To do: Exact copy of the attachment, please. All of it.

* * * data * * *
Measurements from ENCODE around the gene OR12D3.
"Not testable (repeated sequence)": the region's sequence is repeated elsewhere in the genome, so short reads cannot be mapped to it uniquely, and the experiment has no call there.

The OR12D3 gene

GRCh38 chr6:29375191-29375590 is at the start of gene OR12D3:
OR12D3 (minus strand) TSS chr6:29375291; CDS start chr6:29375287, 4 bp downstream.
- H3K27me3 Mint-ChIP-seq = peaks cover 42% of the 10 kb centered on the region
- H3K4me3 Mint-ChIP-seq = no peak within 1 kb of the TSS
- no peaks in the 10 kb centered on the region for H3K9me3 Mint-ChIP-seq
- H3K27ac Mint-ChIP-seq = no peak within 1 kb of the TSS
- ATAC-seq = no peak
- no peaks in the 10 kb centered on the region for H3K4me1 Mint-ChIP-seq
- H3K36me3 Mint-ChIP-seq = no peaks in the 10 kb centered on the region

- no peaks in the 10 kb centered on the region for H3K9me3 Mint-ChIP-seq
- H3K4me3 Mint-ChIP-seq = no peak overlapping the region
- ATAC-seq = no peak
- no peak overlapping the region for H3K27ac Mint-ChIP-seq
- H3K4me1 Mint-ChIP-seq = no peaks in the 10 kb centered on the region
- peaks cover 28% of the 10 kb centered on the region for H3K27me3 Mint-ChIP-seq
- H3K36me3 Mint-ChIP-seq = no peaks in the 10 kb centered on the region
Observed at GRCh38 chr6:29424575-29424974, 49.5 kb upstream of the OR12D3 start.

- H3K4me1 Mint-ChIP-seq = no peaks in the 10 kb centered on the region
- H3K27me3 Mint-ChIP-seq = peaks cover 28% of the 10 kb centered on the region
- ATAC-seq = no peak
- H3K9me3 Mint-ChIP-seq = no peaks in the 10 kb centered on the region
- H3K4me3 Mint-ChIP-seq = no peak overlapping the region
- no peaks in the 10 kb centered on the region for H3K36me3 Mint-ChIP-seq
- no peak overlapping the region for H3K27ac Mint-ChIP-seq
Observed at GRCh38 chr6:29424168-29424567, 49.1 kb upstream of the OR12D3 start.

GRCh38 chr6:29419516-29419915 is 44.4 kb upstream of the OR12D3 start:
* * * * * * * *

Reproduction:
Measurements from ENCODE around the gene OR12D3.
"Not testable (repeated sequence)": the region's sequence is repeated elsewhere in the genome, so short reads cannot be mapped to it uniquely, and the experiment has no call there.

The OR12D3 gene

GRCh38 chr6:29375191-29375590 is at the start of gene OR12D3:
OR12D3 (minus strand) TSS chr6:29375291; CDS start chr6:29375287, 4 bp downstream.
- H3K27me3 Mint-ChIP-seq = peaks cover 42% of the 10 kb centered on the region
- H3K4me3 Mint-ChIP-seq = no peak within 1 kb of the TSS
- no peaks in the 10 kb centered on the region for H3K9me3 Mint-ChIP-seq
- H3K27ac Mint-ChIP-seq = no peak within 1 kb of the TSS
- ATAC-seq = no peak
- no peaks in the 10 kb centered on the region for H3K4me1 Mint-ChIP-seq
- H3K36me3 Mint-ChIP-seq = no peaks in the 10 kb centered on the region

- no peaks in the 10 kb centered on the region for H3K9me3 Mint-ChIP-seq
- H3K4me3 Mint-ChIP-seq = no peak overlapping the region
- ATAC-seq = no peak
- no peak overlapping the region for H3K27ac Mint-ChIP-seq
- H3K4me1 Mint-ChIP-seq = no peaks in the 10 kb centered on the region
- peaks cover 28% of the 10 kb centered on the region for H3K27me3 Mint-ChIP-seq
- H3K36me3 Mint-ChIP-seq = no peaks in the 10 kb centered on the region
Observed at GRCh38 chr6:29424575-29424974, 49.5 kb upstream of the OR12D3 start.

- H3K4me1 Mint-ChIP-seq = no peaks in the 10 kb centered on the region
- H3K27me3 Mint-ChIP-seq = peaks cover 28% of the 10 kb centered on the region
- ATAC-seq = no peak
- H3K9me3 Mint-ChIP-seq = no peaks in the 10 kb centered on the region
- H3K4me3 Mint-ChIP-seq = no peak overlapping the region
- no peaks in the 10 kb centered on the region for H3K36me3 Mint-ChIP-seq
- no peak overlapping the region for H3K27ac Mint-ChIP-seq
Observed at GRCh38 chr6:29424168-29424567, 49.1 kb upstream of the OR12D3 start.

GRCh38 chr6:29419516-29419915 is 44.4 kb upstream of the OR12D3 start: